Filming Begins in Elmhurst for New ‘Million Dollar Listing’ Reality TV Series

by Dave Noble, Entertainment Editor

ELMHURST – Move over New York, Miami and San Francisco! The city of Elmhurst is ready to be featured in the next series spin-off from the hit Bravo cable television reality show “Million Dollar Listing Los Angeles”. Set to air this fall, shooting for “Million Dollar Listing Elmhurst” began earlier this month. The series chronicles the professional and personal lives of local real estate agents and the whirlwind adventures of selling high-end residential properties in Elmhurst.

“There’s a lot of competitiveness in the real estate market here, and some juicy storylines,” said series producer Ralph Gunner, who selected Elmhurst as the location for the fourth spin-off of Million Dollar Listing based on its rising million-dollar home sales and the propensity of Elmhurst homebuyers to tear down perfectly good houses and replace them with “McMansions” that often occupy up 95% of the lot size. “By the time we’re done filming this spring, we’ll have enough material for two or three seasons of shows.”

One of the agents featured on the series is Schiller Real Estate’s Mike Sparrow, known for being the man who not only sold the most expensive house ever listed in Elmhurst, but managed to unload a famously difficult property that had been on the market for more than ten years.

“I’ll do whatever it takes to close the deal,” said Sparrow, who in the opening episode slips one client a pair of free tickets to an Elmhurst College men’s basketball game and is later shown closing a deal with another client during the Turtle Racing Finals at The Club Shot & Beer. “If I have to wine and dine a client to make the deal, then that’s what I’m going to do.”

The series also features some of the home buyers, who are typically a husband and wife from Chicago with two kids, a disposable income and an urge to live in the Bank Robbery and Lost Dog Capital of the Western Suburbs. Agent Suzanne Phelps of Berkshire Hathaway is featured in an episode trying to meet the eccentric wishes of one couple who will only look at homes that are less than six months old and have a direct view of Wilder Mansion, The Prairie Path or Salt Creek.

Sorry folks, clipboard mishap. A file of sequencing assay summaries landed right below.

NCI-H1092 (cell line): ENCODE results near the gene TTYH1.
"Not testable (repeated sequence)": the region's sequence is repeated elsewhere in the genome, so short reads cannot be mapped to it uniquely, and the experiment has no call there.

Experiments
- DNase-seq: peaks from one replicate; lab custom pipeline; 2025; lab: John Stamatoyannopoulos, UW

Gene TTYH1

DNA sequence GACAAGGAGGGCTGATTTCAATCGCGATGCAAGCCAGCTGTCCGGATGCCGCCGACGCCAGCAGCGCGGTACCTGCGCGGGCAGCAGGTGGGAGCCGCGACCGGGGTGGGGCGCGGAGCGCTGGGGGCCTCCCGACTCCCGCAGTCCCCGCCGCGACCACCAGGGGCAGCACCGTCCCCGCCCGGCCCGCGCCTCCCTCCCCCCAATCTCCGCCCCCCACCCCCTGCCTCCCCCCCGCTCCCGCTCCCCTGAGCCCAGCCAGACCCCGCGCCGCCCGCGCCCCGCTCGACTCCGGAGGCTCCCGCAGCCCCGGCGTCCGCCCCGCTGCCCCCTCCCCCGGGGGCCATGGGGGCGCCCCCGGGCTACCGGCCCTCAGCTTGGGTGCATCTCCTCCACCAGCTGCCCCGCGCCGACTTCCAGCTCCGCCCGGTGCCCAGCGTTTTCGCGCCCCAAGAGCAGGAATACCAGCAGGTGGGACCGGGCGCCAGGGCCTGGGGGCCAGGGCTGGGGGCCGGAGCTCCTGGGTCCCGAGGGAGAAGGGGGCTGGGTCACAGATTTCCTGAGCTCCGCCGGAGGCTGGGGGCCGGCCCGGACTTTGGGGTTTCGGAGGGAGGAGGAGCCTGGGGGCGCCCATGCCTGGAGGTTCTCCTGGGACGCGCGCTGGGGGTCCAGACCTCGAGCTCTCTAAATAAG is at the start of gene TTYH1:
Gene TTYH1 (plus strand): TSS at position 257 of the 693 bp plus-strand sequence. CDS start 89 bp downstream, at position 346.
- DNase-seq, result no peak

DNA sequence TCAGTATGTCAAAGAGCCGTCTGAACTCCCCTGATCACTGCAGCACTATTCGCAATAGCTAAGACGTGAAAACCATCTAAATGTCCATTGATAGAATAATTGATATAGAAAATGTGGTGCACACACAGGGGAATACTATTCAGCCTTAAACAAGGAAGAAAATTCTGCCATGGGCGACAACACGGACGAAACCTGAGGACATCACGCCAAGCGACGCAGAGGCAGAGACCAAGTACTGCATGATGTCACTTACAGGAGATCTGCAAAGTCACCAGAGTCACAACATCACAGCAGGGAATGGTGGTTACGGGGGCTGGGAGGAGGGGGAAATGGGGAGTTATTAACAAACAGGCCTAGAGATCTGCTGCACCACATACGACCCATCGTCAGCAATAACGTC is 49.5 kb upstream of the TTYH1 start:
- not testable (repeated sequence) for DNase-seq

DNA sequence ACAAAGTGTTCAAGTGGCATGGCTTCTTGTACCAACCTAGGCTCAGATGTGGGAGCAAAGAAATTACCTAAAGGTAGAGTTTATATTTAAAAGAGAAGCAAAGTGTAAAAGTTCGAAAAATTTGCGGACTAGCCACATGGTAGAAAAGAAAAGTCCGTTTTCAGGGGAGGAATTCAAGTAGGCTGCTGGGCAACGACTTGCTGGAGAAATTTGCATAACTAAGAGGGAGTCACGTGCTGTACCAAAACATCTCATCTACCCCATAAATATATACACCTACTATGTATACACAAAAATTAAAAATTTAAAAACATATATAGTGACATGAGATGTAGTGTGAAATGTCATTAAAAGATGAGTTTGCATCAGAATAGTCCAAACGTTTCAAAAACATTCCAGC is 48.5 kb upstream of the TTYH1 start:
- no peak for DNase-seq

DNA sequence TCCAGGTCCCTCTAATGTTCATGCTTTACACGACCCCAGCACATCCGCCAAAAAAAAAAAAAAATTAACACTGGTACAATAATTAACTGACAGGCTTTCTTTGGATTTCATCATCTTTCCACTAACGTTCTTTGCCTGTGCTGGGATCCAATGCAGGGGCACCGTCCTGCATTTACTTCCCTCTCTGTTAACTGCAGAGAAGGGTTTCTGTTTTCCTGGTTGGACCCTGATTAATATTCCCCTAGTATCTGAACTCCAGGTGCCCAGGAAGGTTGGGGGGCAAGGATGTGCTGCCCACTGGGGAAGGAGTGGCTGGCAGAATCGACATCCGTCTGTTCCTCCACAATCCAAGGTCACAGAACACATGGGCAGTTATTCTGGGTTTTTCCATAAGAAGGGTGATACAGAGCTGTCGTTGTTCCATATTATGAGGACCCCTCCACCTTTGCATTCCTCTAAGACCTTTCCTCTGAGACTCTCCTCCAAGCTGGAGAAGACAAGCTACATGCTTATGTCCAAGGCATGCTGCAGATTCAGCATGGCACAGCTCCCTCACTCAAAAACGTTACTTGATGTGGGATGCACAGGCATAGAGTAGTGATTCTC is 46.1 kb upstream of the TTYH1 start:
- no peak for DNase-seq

“Most families looking at million-dollar listings just want an outdoor fireplace, an in-ground pool and a couple of media rooms,” said a frustrated Phelps in a scene filmed outside of Ace Hardware, where the 30-year veteran of the Elmhurst real estate market came up empty in her search for a water feature of any kind that would have been used to depict Salt Creek for her clients. “But I seem to get all the most difficult buyers.”

Local viewers will recognize various parts of Elmhurst that serve as a picturesque backdrop throughout the series, including the town’s majestic parking garages, empty downtown storefronts, and the quarry.  

Elmhurst Crumbles Under the Weight of ‘Spring Fever’

by Dave Noble, City News Editor 
ELMHURST – Record-breaking weather unleashed by Mother Nature this weekend upon the unsuspecting and unprepared residents of Elmhurst wreaked havoc throughout town on Friday, Saturday, and Sunday as citizens and businesses struggled with unseasonably warm temperatures, bright sunshine, and a city-wide epidemic of “Spring Fever” in the middle of February.

Hundreds of potential customers were reportedly left feeling hungry and frustrated at Hamburger Heaven on Friday afternoon, as window replacement activity outside the legendary food stand known for burgers, root beer, and speeding 80,000-pound semi-trailer trucks whizzing by within arm’s length of the pick-up window inadvertently gave passersby the impression that it was open for business.

On the city’s west side, resident Brenda Rose told reporters on Saturday that she was still recovering from a terrifying event at her home that took place earlier that morning, where she struggled for more than 20 minutes to locate her son’s lightweight North Face Mack Mays Full Zip Hoodie, which was lost in a sea of winter North Face Triclimate jackets, North Face Himalayan parkas and North Face Thermoball vests hanging in his walk-in closet. Rose was further distraught after learning that two of her three children had already stepped in dog feces within ten minutes of playing in the family’s River Glen Avenue backyard.